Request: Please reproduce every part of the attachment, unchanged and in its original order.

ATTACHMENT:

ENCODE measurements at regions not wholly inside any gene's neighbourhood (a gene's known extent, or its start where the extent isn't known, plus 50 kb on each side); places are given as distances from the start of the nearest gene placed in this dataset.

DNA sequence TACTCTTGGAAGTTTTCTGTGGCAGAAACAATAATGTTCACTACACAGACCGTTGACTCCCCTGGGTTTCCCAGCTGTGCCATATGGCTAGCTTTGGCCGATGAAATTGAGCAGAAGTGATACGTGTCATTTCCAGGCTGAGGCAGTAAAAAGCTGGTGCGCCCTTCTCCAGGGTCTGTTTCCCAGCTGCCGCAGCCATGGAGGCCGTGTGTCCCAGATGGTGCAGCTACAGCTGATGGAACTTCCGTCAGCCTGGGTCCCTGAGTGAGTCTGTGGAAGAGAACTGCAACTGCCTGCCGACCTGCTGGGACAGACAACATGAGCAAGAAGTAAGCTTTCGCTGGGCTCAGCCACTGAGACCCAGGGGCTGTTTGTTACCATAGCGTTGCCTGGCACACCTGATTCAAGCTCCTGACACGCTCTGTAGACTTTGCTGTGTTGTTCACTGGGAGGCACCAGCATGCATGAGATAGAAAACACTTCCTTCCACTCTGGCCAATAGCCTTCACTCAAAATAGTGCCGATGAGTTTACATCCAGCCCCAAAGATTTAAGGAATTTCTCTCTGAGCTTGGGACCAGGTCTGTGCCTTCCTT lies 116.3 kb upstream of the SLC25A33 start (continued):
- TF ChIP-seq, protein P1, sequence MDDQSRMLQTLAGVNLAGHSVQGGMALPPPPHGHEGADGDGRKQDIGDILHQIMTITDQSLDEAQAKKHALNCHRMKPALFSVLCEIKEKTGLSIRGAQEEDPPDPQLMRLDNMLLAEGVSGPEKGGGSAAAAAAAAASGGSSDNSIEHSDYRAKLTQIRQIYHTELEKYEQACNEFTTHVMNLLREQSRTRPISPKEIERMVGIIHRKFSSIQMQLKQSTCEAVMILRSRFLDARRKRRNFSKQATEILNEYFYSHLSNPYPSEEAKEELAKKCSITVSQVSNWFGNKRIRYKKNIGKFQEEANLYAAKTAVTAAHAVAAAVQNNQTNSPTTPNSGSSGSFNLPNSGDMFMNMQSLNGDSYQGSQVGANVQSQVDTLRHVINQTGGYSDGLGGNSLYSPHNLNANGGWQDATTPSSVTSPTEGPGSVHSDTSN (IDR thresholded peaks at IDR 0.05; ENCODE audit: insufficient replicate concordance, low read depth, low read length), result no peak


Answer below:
ENCODE measurements at regions not wholly inside any gene's neighbourhood (a gene's known extent, or its start where the extent isn't known, plus 50 kb on each side); places are given as distances from the start of the nearest gene placed in this dataset.

DNA sequence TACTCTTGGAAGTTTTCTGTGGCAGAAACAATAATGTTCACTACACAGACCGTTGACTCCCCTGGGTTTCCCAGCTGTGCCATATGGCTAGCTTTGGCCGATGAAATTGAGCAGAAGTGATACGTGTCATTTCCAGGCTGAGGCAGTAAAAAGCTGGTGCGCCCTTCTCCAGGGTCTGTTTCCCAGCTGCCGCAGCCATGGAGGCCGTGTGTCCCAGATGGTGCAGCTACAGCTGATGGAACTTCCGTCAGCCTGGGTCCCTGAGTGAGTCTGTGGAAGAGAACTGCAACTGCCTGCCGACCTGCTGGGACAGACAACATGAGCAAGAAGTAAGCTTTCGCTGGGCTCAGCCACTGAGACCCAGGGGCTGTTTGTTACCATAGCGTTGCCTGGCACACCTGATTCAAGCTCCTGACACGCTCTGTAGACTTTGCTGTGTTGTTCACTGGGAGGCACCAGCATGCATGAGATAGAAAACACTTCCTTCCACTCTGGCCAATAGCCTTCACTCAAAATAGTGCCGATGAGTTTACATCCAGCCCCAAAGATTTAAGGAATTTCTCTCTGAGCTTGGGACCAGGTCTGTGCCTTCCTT lies 116.3 kb upstream of the SLC25A33 start (continued):
- TF ChIP-seq, protein P1, sequence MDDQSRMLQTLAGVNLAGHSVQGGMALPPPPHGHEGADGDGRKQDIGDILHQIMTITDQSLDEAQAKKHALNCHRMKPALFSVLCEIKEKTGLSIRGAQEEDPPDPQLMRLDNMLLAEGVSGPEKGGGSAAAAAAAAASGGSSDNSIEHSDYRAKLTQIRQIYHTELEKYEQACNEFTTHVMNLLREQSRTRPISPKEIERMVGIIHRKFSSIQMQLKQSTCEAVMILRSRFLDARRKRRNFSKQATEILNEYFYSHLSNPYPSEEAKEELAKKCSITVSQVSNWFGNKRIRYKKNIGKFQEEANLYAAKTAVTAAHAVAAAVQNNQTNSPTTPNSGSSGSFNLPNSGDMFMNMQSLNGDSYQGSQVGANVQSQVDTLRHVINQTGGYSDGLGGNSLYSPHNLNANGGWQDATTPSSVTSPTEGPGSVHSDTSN (IDR thresholded peaks at IDR 0.05; ENCODE audit: insufficient replicate concordance, low read depth, low read length), result no peak